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Ohio's Short-Term Lender Act Law Nothing But Smoke and Mirrors

After the passing of Ohio's Short-Term Lender Act in 2008, many felt enough had been done to curb the predatory practices of payday lenders. Proponents of the law explained that its intention was to limit what payday lenders can charge consumers as well as the repercussions available to them if a consumer fails to pay.

However, on Wednesday June 11, 2014, the Ohio Supreme Court ruled in favor of payday lenders in a case involving a two-week loan with more than 235 percent interest. More facts about the case are as follows:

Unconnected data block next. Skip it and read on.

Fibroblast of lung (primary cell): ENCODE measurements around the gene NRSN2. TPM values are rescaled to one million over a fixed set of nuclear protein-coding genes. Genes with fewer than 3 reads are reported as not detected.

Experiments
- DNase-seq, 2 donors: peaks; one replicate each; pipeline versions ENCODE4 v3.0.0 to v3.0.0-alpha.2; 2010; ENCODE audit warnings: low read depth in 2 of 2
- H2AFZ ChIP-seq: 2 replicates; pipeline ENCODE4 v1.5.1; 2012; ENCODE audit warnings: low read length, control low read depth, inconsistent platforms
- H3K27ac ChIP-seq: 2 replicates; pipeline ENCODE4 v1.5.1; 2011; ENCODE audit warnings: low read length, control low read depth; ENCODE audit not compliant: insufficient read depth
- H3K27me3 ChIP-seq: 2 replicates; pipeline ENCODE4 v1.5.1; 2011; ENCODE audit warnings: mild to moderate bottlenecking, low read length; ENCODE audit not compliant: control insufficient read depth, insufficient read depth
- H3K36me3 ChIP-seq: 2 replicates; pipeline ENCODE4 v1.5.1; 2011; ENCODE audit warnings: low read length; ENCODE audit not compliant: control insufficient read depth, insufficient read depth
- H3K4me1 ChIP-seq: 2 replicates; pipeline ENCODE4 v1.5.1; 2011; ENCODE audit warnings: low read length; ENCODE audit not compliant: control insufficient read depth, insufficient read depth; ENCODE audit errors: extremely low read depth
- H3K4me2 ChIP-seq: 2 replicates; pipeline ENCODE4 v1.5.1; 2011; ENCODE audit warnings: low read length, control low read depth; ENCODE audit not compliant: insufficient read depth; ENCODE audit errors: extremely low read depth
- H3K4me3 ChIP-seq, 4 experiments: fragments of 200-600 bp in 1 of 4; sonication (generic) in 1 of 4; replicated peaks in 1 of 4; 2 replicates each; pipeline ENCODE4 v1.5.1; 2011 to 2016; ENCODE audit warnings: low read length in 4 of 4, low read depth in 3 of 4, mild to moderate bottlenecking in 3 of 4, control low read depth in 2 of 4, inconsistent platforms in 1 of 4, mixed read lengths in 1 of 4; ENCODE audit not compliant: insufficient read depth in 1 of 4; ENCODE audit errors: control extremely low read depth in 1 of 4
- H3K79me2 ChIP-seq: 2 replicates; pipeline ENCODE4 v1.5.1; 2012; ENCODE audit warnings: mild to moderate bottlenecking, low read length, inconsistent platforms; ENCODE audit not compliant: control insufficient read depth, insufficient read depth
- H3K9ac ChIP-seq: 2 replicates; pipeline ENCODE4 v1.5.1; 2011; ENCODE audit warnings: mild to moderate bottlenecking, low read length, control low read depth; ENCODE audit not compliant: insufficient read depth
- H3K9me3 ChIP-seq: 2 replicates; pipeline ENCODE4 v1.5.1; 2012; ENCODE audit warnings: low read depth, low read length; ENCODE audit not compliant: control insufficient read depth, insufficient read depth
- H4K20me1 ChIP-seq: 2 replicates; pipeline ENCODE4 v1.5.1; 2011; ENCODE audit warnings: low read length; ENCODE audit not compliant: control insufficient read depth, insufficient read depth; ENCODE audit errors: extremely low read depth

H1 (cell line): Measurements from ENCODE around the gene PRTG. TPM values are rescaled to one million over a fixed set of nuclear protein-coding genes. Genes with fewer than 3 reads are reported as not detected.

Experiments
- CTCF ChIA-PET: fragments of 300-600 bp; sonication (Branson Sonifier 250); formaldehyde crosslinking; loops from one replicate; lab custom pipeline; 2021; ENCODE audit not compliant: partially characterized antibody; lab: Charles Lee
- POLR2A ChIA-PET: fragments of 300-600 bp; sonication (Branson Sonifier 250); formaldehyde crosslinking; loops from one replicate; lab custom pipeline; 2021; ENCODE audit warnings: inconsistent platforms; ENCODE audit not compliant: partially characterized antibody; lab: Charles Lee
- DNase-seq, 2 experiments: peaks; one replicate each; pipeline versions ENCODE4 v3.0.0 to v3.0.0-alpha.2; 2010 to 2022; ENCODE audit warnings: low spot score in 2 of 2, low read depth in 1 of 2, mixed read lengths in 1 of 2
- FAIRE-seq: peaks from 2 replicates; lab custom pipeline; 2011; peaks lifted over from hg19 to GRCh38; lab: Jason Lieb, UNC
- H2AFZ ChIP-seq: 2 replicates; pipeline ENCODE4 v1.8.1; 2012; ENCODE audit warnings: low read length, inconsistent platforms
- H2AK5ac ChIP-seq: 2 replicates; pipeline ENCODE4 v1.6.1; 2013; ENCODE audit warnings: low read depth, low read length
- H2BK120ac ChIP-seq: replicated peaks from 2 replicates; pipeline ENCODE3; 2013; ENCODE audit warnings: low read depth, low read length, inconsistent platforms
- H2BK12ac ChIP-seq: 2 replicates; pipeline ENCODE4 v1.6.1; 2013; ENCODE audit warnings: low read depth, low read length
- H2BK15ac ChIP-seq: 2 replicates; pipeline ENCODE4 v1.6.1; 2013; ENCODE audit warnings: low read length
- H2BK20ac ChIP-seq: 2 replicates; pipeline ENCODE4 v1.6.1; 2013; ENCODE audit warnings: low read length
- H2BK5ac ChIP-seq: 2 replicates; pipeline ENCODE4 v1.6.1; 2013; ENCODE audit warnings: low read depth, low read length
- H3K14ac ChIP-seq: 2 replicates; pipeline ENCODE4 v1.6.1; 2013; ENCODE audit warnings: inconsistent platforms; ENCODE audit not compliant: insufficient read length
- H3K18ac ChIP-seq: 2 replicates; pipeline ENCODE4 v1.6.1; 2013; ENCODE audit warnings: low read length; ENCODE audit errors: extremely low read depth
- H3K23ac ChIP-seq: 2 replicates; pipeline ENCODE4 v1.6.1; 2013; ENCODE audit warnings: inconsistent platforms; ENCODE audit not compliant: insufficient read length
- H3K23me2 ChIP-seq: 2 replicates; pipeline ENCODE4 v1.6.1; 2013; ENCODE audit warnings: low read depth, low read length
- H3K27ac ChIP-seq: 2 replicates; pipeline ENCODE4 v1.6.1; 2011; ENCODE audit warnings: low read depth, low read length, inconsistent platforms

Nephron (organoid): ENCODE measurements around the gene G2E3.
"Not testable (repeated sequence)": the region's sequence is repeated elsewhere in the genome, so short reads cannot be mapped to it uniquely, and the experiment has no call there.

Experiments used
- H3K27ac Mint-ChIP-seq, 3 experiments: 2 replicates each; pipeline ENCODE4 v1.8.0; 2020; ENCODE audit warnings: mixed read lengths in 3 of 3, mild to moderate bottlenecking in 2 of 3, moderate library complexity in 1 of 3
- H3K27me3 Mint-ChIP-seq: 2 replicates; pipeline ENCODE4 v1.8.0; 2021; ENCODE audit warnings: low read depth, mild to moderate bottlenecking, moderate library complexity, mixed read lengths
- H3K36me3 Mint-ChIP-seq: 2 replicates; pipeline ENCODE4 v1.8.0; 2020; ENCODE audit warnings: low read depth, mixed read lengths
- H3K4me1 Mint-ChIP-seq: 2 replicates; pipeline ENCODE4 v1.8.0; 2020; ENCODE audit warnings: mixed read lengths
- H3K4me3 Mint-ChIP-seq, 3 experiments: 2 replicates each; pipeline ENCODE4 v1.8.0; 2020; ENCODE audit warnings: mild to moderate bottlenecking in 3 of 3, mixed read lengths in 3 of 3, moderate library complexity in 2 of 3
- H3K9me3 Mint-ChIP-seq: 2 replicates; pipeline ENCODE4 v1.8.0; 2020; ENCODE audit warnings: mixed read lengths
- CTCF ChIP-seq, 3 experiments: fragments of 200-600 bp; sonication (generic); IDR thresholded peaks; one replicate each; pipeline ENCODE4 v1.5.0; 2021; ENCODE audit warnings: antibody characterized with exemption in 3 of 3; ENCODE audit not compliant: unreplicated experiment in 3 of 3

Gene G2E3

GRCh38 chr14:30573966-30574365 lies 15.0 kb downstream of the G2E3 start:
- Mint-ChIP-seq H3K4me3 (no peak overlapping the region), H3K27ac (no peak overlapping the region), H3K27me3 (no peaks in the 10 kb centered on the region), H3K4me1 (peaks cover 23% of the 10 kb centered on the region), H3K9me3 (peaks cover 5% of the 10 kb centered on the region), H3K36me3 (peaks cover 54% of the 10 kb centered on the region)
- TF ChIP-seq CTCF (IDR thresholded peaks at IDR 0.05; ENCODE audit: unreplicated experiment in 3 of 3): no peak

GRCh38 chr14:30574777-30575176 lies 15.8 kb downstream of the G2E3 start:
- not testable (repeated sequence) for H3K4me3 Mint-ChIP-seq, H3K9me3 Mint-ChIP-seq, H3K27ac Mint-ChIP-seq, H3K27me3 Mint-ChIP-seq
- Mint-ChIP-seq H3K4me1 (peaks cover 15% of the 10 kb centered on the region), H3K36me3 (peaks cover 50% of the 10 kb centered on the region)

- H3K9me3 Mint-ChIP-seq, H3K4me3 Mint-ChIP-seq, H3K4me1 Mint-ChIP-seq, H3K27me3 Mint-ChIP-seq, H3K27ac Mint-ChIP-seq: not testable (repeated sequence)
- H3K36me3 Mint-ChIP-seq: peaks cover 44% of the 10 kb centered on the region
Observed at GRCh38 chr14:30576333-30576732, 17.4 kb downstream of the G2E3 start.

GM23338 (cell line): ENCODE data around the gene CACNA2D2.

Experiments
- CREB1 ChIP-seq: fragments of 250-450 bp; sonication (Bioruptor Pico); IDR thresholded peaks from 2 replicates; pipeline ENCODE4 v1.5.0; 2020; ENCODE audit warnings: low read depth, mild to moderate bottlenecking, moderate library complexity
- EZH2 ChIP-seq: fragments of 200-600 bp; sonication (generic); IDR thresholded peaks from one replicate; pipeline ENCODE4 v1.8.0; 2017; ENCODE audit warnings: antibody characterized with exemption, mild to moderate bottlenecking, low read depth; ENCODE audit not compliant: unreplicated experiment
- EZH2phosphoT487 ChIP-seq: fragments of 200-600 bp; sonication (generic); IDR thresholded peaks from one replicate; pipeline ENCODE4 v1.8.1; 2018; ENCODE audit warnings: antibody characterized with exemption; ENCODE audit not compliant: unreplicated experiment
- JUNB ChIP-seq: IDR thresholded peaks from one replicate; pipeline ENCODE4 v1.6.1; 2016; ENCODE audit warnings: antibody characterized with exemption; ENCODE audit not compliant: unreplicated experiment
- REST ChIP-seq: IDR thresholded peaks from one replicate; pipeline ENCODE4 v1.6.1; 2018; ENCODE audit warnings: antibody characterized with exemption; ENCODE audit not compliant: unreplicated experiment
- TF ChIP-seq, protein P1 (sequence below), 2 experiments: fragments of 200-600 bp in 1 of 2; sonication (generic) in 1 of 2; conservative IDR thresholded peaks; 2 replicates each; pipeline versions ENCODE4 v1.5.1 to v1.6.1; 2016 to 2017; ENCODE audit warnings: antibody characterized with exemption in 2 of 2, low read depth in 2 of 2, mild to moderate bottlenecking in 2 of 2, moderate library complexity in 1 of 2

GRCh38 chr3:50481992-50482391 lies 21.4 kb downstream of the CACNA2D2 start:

• On December 5, 2008, Cashland, owned by Ohio Neighborhood Finance, agreed to loan Rodney Scott $500.
  • Rodney Scott, the borrower, would have paid interest of less than six dollars if he'd paid back the loan on time, yet Scott faced higher fees for failing to pay on time.
  • A lower court ruled Ohio lawmakers intended the 2008 Short-Term Lender Act (STLA) to apply to payday loans.
  • Ohio Supreme Court Justices reviewed the law and found that as it is written, it has no such effect.
  • Justice Judith French wrote for the majority, Had the General Assembly intended the STLA to be the sole authority for issuing payday-style loans, it could have defined 'short-term loan' more broadly.

This case was closely scrutinized by both lender and consumer groups throughout the state of Ohio. The court's ruling may well cause lawmakers to revisit and clarify STLA.

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